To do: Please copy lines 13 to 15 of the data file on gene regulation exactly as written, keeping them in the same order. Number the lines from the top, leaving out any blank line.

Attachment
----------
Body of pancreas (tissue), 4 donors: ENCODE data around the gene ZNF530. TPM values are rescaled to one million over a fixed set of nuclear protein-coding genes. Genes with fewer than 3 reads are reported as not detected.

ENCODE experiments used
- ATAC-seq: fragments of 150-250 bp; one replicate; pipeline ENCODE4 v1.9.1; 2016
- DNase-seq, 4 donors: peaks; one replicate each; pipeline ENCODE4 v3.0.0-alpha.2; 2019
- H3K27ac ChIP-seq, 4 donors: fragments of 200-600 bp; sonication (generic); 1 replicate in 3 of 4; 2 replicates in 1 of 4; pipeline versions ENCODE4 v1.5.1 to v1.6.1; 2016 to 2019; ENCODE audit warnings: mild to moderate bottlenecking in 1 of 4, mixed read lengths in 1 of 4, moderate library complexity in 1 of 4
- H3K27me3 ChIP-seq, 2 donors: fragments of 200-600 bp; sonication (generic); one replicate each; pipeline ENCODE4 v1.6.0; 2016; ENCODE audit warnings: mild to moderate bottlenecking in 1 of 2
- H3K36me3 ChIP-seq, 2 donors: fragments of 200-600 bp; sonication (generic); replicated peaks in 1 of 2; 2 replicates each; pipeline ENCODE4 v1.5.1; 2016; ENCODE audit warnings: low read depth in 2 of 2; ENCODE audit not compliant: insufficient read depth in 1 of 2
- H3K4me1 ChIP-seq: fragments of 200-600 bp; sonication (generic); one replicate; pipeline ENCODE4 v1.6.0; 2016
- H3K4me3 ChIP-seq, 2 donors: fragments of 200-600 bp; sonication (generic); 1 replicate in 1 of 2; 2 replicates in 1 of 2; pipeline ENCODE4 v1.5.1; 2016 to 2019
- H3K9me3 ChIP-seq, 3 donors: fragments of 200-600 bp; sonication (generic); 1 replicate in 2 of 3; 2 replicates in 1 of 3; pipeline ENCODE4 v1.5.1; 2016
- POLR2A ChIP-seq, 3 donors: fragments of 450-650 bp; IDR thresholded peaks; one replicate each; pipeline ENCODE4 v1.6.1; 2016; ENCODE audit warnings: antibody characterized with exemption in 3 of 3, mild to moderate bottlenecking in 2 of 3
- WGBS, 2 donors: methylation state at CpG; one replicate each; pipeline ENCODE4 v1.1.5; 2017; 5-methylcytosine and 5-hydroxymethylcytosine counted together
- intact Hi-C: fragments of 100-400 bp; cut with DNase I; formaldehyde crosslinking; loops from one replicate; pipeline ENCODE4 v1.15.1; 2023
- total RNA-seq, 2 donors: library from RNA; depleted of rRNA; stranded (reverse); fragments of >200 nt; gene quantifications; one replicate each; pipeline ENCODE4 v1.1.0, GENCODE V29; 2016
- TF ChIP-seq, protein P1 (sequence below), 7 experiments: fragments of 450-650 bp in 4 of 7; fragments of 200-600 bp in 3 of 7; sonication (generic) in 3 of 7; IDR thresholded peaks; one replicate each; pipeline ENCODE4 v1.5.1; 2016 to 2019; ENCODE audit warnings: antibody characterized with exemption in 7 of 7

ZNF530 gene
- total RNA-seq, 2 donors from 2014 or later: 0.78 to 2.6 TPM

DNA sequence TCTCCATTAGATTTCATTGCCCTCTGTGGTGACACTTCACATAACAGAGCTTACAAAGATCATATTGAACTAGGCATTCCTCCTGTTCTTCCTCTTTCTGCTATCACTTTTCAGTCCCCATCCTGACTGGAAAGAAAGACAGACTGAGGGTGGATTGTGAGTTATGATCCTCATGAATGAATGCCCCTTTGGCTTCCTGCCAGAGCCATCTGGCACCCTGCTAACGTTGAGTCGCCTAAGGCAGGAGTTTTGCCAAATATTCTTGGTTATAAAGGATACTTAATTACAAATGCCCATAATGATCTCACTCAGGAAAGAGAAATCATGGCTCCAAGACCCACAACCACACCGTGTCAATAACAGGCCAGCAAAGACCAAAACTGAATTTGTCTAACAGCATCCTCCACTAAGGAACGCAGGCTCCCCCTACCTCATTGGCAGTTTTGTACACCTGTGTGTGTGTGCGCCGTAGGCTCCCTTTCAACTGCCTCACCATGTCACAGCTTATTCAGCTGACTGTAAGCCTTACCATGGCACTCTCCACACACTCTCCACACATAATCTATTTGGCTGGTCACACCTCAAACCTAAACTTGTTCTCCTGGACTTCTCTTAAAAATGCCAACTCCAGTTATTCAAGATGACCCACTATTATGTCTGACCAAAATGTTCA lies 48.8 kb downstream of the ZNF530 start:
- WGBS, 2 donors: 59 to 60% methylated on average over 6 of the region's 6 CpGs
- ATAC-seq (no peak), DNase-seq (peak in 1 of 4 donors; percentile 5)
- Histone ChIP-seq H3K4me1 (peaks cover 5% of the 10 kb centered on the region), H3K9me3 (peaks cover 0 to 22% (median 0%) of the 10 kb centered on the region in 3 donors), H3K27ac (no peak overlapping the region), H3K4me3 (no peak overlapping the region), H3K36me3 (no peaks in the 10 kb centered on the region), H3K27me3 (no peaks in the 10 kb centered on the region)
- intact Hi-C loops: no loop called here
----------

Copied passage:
- intact Hi-C: fragments of 100-400 bp; cut with DNase I; formaldehyde crosslinking; loops from one replicate; pipeline ENCODE4 v1.15.1; 2023
- total RNA-seq, 2 donors: library from RNA; depleted of rRNA; stranded (reverse); fragments of >200 nt; gene quantifications; one replicate each; pipeline ENCODE4 v1.1.0, GENCODE V29; 2016
- TF ChIP-seq, protein P1 (sequence below), 7 experiments: fragments of 450-650 bp in 4 of 7; fragments of 200-600 bp in 3 of 7; sonication (generic) in 3 of 7; IDR thresholded peaks; one replicate each; pipeline ENCODE4 v1.5.1; 2016 to 2019; ENCODE audit warnings: antibody characterized with exemption in 7 of 7